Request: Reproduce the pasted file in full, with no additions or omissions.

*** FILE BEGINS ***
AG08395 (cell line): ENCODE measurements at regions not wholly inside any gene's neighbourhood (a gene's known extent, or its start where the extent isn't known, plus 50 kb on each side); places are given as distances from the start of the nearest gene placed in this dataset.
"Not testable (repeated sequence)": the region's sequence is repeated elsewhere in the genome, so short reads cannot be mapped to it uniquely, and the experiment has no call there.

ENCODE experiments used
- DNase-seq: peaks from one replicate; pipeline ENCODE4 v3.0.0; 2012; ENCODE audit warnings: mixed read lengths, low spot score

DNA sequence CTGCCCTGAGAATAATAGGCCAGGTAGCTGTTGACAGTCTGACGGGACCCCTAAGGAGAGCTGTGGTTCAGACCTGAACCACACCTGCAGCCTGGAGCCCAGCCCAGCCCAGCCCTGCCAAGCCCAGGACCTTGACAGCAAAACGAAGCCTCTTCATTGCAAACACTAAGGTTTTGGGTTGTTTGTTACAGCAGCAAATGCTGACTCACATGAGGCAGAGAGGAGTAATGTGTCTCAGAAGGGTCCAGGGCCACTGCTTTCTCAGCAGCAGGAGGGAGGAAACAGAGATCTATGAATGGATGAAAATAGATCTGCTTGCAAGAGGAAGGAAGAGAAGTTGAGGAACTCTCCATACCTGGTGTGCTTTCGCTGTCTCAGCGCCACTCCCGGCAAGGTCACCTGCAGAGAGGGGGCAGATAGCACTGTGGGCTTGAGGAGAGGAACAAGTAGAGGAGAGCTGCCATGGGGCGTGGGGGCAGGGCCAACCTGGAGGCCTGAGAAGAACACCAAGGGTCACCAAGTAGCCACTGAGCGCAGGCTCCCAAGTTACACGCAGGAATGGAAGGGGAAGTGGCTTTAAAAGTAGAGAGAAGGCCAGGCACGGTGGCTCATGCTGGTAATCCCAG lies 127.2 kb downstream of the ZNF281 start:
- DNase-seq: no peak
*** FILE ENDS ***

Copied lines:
AG08395 (cell line): ENCODE measurements at regions not wholly inside any gene's neighbourhood (a gene's known extent, or its start where the extent isn't known, plus 50 kb on each side); places are given as distances from the start of the nearest gene placed in this dataset.
"Not testable (repeated sequence)": the region's sequence is repeated elsewhere in the genome, so short reads cannot be mapped to it uniquely, and the experiment has no call there.

ENCODE experiments used
- DNase-seq: peaks from one replicate; pipeline ENCODE4 v3.0.0; 2012; ENCODE audit warnings: mixed read lengths, low spot score

DNA sequence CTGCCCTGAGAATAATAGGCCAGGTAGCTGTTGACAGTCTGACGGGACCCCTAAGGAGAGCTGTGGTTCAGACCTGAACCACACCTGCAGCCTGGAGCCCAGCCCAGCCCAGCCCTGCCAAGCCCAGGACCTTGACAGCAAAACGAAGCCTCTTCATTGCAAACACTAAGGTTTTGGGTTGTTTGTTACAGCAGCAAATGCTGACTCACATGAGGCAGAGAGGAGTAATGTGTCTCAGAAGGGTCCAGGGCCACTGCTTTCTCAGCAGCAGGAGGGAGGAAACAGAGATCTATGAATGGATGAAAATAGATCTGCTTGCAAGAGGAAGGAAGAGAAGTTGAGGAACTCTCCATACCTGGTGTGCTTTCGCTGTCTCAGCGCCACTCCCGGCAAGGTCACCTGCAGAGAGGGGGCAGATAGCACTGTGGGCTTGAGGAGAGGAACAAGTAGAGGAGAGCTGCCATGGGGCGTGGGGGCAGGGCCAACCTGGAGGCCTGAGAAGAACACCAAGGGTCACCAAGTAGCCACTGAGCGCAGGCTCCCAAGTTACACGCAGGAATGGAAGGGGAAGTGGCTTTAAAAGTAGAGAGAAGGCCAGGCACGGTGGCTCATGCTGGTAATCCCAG lies 127.2 kb downstream of the ZNF281 start:
- DNase-seq: no peak